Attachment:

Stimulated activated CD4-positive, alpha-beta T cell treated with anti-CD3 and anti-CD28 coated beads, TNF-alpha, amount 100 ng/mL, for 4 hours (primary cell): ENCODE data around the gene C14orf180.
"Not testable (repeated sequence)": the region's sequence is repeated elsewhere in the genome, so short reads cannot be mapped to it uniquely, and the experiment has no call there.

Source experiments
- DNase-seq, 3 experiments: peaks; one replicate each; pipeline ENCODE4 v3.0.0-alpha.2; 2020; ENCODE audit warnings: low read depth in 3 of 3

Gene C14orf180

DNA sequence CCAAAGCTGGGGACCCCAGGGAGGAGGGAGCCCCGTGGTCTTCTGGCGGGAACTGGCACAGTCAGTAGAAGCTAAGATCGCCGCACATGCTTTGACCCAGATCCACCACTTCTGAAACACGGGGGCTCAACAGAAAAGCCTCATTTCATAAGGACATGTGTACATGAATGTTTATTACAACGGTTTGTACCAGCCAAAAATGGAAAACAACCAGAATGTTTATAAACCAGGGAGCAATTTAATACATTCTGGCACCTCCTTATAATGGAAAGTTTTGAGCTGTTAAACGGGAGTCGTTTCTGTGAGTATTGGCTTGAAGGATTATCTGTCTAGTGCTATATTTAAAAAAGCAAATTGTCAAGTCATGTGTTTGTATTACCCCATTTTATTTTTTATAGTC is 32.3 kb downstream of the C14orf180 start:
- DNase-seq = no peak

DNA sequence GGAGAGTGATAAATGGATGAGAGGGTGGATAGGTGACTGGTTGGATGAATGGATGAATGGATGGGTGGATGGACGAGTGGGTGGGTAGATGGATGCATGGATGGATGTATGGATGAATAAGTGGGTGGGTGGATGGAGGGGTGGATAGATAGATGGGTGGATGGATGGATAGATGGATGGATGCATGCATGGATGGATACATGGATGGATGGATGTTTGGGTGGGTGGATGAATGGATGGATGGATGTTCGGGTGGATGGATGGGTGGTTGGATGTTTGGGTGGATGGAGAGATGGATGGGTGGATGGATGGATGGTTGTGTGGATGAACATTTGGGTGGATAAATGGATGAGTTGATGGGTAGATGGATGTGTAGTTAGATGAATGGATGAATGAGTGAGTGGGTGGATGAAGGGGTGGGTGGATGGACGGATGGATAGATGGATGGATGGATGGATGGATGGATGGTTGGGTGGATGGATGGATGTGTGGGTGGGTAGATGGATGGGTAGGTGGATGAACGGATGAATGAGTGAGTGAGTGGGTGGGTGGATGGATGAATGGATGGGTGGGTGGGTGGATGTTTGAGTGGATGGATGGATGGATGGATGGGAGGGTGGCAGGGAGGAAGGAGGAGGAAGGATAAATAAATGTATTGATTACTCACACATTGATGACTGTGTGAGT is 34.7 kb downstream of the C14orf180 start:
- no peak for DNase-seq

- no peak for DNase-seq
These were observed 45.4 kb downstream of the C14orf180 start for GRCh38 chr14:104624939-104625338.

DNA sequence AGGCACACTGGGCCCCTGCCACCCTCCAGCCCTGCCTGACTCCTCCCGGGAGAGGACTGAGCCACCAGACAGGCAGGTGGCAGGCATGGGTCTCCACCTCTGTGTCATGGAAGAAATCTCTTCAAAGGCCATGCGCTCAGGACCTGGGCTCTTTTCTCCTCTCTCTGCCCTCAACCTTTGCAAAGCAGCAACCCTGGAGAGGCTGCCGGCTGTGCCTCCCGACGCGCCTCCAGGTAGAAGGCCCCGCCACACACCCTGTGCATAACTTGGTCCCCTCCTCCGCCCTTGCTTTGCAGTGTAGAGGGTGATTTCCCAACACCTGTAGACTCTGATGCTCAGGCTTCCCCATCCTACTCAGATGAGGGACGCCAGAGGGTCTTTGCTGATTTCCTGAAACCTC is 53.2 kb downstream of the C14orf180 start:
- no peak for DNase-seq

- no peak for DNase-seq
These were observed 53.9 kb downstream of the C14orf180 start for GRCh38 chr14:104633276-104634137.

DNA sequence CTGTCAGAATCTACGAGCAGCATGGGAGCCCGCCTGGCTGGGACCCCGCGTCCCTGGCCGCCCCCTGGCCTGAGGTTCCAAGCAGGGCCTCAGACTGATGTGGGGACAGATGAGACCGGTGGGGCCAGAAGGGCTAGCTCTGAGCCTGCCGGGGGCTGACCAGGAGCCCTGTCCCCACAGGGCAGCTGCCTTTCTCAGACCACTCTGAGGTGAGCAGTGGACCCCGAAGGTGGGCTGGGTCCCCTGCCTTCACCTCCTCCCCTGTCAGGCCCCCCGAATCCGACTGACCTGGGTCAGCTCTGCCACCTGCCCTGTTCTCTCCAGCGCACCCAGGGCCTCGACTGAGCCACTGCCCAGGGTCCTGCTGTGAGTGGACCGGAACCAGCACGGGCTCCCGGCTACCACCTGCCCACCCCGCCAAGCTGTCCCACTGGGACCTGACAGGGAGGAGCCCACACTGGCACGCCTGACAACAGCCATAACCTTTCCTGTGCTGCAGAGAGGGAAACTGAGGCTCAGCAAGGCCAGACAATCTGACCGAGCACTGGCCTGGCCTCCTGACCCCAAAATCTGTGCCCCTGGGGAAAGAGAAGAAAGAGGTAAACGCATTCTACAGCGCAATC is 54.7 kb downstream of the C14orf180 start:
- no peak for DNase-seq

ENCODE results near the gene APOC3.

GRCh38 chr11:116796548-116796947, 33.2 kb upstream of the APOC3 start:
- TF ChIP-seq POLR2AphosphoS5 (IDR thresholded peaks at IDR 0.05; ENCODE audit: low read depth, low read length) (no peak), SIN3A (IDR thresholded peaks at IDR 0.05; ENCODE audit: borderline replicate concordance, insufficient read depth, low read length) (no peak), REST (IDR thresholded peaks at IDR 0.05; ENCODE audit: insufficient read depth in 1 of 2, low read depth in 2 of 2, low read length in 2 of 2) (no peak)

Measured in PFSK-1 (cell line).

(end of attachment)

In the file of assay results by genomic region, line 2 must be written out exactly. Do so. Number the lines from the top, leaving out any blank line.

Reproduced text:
"Not testable (repeated sequence)": the region's sequence is repeated elsewhere in the genome, so short reads cannot be mapped to it uniquely, and the experiment has no call there.